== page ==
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April 11-13, 2019
Internal Medicine Meeting 2019
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Dr. Barbara McGuire's life threatening
experience contracting typhoid fever solidified her decision to
become a physician. After graduating from Stanford University, Dr.
McGuire decided to spend a year volunteering at the Stella Maris
Nursing School in Zacapu, Michoacan, Mexico teaching nursing
courses. This gave her the dual opportunity to practice her Spanish
skills and to make a difference. While volunteering, she contracted
a serious case of typhoid fever and was lucky to receive care from
Canadian missionaries working in the remote area. It was this
experience and the care she received while being sick that made me
her want to become a physician in order to help others.
Having an interest in science since she was a child, her first
formal exposure practicing medicine was during her undergraduate
studies where she completed an externship for the Stanford
University Human Biology department at a heart disease prevention
program. She was responsible for leading treatment groups and loved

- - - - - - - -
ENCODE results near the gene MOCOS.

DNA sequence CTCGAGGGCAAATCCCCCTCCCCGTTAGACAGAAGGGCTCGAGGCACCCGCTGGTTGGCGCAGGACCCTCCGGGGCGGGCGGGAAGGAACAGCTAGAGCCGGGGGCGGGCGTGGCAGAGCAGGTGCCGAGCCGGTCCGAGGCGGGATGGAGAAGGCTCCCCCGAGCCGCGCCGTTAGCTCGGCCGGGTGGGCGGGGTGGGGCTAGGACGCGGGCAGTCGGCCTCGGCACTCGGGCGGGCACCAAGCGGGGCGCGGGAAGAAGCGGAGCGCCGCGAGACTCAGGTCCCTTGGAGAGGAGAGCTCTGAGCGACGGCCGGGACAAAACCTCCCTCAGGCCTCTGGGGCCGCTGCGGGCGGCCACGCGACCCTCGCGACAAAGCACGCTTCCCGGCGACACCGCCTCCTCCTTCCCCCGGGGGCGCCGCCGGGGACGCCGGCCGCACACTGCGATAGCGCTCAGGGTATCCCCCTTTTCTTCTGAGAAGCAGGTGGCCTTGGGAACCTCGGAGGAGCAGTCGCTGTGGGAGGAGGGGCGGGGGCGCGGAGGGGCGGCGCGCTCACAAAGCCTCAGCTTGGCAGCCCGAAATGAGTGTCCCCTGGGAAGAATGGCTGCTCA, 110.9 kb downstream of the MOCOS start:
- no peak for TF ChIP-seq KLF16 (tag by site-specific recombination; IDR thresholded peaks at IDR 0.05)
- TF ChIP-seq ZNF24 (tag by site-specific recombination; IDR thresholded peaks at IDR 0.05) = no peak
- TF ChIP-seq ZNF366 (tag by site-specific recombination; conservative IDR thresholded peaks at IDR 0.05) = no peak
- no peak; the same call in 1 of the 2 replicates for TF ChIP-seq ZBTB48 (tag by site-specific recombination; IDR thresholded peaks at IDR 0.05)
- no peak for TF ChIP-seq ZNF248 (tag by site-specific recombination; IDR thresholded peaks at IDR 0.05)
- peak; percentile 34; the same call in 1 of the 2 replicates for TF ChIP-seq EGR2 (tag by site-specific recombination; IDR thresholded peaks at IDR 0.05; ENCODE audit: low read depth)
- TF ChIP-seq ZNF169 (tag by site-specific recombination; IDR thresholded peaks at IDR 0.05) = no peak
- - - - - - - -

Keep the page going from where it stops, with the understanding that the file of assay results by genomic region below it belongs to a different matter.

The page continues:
learning the science behind the impact of cholesterol on coronary
heart disease, when little research had been done previously on the
subject. She enjoyed the role of therapist and being able to make a
difference in the day to day lives of the patients she interacted
After volunteering at the Stella Maris Nursing School, Dr.
McGuire attended the University Of New Mexico School Of Medicine.
She decided on internal medicine during her clinical rotations in
her third year and viewed internal medicine as the "cornerstone of
medicine". She was drawn to the diversity of the field and the
opportunities that a career in internal medicine would offer. "The
internal medicine residents that I met in medical school were the
sharpest, most well-versed people that I knew. I really admired
their breadth of knowledge and their ability to manage a different
variety of illnesses in adults."
A Trail Blazer
Dr. McGuire has always forged her own path. She
was one of 17 female students in her medical school class out of 75
students and was the only woman resident in the her internal
medicine residency program at Exempla St. Joseph Hospital in
Denver, Colorado. One of the most influential people during medical
school was her mentor and director of the residency program, Dr.
Robert Gibbons. He encouraged her to get involved with ACP, and
through her involvement with ACP she has had the opportunity to
serve as Governor of the ACP New Mexico Chapter.
Although she admits being the only woman in the residency
program was lonely at times, she is pleased to see how the number
of female internists practicing today has grown dramatically. She
values her ACP network with other female internists and always
attends the women's networking luncheon at ACP's annual meeting. "I
think it's important for female medical students and residents to
interact with women who have been in their shoes and have faced